The move to place Mr al-Awlaki, 38, on a hit list was taken after a White House review concluded this year that he had moved from inciting terrorist attacks to taking part in them.
The decision is extraordinary not only because Mr al-Awlaki is believed to be the first American whose killing has been approved by a US President, but also because the Obama Administration chose to make the move public.
The Los Angeles Times reported in January that Mr al-Awlaki’s name had been placed on a top-secret list of targeted killings. In the past 24 hours, however, a handful of intelligence and counter-terrorism officials have briefed Reuters and The New York Times on the decision.
Mr al-Awlaki is believed to be hiding in Yemen, home of al-Qaeda in the Arabian Peninsula (AQAP), a rapidly growing and active affiliate of the terrorist network that orchestrated the Christmas Day plot.
The authorisation — which clears the way for Mr al-Awlaki to be captured or killed — and the decision to make it public is a high-risk strategy. The cleric has a huge following among English-speaking Muslims and his death could undermine the broader ideological battle against al-Qaeda.
Tina Foster, of the US-based International Justice Network, told The Times: “I am in shock that they would do this. It is shocking that our Government would go to these extremes, even depriving someone of their life without a legal process.”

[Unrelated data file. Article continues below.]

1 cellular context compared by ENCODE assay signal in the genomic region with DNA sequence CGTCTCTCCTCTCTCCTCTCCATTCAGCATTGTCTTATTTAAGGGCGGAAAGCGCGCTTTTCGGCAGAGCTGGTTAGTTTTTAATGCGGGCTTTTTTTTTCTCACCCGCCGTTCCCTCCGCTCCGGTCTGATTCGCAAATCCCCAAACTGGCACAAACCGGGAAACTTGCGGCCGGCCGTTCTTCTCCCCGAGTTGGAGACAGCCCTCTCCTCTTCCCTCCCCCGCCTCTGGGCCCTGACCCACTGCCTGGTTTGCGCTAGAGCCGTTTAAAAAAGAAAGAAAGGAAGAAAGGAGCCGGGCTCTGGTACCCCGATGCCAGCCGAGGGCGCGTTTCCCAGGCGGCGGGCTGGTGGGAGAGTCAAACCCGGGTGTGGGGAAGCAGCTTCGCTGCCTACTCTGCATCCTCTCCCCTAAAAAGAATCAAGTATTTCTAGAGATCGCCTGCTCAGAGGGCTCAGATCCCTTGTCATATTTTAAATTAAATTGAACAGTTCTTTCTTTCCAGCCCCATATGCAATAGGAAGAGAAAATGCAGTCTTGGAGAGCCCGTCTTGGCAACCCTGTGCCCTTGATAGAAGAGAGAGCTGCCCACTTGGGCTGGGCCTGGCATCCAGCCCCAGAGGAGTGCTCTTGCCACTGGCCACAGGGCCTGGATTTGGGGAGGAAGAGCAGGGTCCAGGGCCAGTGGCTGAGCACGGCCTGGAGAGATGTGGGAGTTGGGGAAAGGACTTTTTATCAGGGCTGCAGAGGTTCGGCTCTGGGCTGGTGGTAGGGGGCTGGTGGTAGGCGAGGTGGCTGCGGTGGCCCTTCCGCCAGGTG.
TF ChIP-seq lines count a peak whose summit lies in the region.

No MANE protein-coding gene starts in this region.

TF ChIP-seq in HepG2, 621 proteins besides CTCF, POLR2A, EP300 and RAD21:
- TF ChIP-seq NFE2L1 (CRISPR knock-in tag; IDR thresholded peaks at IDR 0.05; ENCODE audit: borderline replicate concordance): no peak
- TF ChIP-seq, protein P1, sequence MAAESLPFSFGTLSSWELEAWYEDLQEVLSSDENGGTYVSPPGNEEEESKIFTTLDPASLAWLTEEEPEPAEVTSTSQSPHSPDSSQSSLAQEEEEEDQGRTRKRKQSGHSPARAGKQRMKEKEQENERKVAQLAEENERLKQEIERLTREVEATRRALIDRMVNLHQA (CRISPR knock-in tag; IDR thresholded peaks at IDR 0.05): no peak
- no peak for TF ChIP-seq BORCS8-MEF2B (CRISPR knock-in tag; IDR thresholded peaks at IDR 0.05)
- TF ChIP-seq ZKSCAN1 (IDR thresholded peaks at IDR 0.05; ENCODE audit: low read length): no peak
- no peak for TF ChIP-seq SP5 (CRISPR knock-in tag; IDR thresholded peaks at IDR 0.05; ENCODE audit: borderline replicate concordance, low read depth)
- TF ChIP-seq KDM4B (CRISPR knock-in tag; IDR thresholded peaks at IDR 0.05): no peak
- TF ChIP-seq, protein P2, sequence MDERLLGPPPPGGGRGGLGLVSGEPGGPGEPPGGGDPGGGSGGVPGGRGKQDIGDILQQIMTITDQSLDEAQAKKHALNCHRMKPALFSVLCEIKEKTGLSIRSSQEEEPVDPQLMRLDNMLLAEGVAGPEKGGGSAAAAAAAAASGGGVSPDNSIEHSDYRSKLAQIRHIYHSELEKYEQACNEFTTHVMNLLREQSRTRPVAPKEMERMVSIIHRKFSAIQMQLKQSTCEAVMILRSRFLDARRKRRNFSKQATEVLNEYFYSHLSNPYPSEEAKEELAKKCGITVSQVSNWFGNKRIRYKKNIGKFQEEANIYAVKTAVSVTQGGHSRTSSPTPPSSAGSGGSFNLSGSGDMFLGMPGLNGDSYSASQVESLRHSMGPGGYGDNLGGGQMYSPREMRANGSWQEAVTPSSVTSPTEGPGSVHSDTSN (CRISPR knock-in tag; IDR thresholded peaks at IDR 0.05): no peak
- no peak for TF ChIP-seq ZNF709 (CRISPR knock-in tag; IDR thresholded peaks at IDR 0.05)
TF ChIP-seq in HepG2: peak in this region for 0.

An abortive strike that leaves a significant civilian death toll would also be a public relations disaster in the struggle against global terrorism.
“Al-Awlaki is a proven threat,” one US official said. “He’s been targeted.”
His inclusion on the hit list demonstrates how he has risen to prominence as one of the most influential and feared terrorist leaders identified by the American intelligence services. Born in New Mexico to Yemeni parents, Mr al-Awlaki spent years in America as an imam. He gained prominence after it emerged that he had been in frequent e-mail contact with Major Nidal Malik Hasan, the army psychiatrist who went on a shooting rampage in Fort Hood, Texas, in which 13 people died last November. After the Christmas Day airliner plot, US and Yemeni officials said that Mr al-Awlaki had met the suspected bomber, Umar Farouk Abdulmutallab, who tried to ignite explosives sewn into his underwear.
“The danger al-Awlaki poses to this country is no longer confined to words,” another US official said. “He’s gotten involved in plots.”
The policy of targeted killings is controversial. President Ford issued an order in 1976 banning political assassinations. Yet Congress approved the use of force against al-Qaeda after the September 11 attacks. People on the hit list are deemed to be military enemies of the US and not subject to Mr Ford’s ban.
In February Admiral Dennis Blair, Mr Obama’s intelligence chief, told Congress: “If we think direct action will involve killing an American, we get specific permission to do that.” He did not name Mr al-Awlaki as a target.
Jane Harman, the Democratic head of the House of Representatives subcommittee on intelligence, said that Mr al-Awlaki’s US citizenship made targeting him complicated. She added, however, that the cleric was “probably the person, the terrorist, who would be terrorist No 1 in terms of the threat against us”.
The move also demonstrates how Mr Obama has significantly stepped up the use of lethal force against suspected terrorists.